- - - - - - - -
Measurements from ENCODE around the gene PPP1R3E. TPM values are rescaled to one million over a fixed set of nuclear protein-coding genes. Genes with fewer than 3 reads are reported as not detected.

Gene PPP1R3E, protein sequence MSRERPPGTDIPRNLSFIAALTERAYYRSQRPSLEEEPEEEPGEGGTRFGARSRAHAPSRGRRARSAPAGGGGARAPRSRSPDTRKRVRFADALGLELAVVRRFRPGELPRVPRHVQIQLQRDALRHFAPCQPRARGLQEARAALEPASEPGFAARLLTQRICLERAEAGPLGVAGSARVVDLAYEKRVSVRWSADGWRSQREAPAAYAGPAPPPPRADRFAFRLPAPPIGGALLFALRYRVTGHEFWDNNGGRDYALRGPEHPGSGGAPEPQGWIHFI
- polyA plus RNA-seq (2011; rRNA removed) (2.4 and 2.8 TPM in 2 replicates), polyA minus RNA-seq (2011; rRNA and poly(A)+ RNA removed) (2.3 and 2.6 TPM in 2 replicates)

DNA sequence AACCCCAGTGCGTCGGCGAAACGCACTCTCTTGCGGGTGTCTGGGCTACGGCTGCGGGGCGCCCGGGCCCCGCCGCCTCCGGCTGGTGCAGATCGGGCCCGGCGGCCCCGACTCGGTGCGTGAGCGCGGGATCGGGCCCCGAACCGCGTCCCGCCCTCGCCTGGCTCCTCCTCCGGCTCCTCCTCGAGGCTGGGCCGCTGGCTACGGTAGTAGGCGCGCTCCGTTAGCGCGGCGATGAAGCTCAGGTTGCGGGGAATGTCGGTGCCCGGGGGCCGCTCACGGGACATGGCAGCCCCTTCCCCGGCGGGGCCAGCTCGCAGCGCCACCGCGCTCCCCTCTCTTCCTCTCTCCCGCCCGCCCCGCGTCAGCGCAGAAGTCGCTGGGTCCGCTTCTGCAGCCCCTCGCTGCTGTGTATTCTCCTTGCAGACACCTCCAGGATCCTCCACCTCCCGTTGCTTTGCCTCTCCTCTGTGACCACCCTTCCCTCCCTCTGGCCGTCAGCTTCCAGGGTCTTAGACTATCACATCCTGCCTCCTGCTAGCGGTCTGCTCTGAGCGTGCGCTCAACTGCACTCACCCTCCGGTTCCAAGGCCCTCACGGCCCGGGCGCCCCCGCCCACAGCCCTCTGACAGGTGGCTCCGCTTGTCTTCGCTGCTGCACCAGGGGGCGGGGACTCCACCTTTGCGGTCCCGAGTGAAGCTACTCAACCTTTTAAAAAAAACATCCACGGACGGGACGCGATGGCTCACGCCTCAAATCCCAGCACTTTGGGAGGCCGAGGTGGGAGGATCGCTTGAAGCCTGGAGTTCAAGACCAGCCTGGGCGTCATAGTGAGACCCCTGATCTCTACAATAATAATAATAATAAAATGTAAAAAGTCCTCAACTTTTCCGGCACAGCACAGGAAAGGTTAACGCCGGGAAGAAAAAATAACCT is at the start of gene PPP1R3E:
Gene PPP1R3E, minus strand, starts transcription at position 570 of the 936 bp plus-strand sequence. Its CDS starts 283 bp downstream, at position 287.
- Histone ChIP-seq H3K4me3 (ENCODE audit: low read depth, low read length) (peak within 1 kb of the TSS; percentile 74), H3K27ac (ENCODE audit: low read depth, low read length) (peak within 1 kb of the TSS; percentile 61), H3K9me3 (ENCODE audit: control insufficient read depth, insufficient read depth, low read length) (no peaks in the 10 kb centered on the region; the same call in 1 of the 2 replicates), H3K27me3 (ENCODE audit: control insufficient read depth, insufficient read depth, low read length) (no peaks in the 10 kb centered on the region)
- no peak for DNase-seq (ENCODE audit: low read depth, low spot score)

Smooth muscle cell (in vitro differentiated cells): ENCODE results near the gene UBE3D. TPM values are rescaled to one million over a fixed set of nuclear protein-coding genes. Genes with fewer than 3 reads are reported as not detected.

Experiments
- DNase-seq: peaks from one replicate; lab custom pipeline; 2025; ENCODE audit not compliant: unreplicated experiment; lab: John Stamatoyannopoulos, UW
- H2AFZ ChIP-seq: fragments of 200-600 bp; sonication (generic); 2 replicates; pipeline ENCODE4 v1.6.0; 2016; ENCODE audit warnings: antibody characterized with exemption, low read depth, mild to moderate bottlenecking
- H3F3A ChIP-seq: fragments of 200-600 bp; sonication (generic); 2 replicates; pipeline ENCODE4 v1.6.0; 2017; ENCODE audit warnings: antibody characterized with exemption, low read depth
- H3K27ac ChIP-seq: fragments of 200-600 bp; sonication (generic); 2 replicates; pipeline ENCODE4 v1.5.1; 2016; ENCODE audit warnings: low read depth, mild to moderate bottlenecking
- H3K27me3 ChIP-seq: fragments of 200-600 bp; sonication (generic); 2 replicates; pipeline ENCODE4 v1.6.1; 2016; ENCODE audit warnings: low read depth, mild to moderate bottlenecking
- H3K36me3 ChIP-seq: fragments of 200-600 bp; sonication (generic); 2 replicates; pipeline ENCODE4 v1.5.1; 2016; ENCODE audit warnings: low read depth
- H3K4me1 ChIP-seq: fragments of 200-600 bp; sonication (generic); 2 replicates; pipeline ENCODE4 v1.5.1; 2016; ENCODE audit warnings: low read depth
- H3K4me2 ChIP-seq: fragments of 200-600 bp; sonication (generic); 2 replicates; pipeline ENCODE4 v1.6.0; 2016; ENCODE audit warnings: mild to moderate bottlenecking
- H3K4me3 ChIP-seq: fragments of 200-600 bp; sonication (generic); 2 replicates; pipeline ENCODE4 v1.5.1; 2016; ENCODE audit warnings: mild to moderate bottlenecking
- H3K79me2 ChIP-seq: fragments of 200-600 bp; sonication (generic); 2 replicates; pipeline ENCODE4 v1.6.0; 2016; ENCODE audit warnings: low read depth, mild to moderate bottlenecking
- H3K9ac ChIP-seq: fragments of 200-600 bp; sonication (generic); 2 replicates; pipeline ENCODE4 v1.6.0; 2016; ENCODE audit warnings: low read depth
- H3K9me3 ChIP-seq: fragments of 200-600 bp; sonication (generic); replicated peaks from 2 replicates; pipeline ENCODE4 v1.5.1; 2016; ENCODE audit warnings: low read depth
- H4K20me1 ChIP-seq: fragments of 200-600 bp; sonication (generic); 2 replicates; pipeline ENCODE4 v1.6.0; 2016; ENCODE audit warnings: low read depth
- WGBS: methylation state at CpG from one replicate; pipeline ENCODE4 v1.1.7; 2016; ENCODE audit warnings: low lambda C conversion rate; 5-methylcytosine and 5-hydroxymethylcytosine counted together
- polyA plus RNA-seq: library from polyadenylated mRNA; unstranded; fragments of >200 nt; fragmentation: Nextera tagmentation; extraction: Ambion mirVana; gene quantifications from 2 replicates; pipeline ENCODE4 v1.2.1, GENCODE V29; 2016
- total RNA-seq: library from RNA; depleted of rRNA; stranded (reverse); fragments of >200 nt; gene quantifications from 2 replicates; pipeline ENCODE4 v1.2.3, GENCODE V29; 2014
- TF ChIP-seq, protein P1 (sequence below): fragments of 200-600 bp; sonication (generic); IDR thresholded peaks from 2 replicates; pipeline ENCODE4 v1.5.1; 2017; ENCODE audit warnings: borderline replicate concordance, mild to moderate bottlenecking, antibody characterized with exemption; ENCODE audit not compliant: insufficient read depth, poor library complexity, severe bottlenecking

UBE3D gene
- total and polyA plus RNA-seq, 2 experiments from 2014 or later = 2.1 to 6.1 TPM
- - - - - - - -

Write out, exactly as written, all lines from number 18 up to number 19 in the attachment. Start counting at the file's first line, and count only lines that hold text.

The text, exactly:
- H3K4me3 ChIP-seq: fragments of 200-600 bp; sonication (generic); 2 replicates; pipeline ENCODE4 v1.5.1; 2016; ENCODE audit warnings: mild to moderate bottlenecking
- H3K79me2 ChIP-seq: fragments of 200-600 bp; sonication (generic); 2 replicates; pipeline ENCODE4 v1.6.0; 2016; ENCODE audit warnings: low read depth, mild to moderate bottlenecking